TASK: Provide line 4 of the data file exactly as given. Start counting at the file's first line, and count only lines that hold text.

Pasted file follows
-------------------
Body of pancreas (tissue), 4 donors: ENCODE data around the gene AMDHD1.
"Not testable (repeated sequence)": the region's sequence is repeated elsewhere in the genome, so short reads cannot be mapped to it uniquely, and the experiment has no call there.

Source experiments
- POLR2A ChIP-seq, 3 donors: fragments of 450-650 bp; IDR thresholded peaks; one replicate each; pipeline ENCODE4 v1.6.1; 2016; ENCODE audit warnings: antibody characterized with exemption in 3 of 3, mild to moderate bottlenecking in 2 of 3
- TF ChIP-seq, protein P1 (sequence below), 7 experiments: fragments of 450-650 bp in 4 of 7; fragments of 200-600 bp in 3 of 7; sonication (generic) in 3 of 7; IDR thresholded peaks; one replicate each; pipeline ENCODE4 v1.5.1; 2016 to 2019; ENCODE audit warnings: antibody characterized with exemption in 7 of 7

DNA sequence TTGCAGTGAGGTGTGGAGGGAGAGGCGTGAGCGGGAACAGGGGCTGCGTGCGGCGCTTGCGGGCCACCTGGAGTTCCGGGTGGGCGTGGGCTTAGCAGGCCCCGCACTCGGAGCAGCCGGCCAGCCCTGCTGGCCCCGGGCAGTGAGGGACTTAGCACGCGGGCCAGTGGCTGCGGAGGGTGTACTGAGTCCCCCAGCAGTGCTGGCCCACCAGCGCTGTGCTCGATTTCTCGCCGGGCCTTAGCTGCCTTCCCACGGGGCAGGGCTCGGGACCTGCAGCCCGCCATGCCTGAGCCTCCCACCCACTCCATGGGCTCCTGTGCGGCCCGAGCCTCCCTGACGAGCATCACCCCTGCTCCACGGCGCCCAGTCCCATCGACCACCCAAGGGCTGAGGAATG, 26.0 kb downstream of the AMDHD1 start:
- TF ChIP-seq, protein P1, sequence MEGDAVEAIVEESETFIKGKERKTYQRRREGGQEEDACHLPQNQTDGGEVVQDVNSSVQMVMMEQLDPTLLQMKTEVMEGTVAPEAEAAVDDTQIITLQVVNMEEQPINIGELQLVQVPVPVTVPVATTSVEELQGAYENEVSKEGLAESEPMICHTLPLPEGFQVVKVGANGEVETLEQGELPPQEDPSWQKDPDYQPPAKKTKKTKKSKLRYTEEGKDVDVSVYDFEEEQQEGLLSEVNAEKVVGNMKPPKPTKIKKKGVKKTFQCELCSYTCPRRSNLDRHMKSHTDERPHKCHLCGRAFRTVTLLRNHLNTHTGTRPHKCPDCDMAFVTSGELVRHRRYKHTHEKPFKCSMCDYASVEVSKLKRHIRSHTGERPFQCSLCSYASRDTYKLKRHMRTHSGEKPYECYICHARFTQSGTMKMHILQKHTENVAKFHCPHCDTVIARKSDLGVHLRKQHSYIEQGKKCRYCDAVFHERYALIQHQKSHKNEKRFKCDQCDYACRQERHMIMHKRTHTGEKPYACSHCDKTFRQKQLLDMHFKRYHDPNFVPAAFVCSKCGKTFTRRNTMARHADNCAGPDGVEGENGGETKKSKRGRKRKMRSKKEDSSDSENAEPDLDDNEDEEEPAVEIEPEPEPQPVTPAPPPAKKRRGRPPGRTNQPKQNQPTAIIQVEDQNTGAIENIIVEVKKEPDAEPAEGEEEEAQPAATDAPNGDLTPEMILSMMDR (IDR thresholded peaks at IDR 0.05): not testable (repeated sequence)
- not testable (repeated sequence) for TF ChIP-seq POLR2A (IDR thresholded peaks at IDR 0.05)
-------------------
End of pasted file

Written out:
- POLR2A ChIP-seq, 3 donors: fragments of 450-650 bp; IDR thresholded peaks; one replicate each; pipeline ENCODE4 v1.6.1; 2016; ENCODE audit warnings: antibody characterized with exemption in 3 of 3, mild to moderate bottlenecking in 2 of 3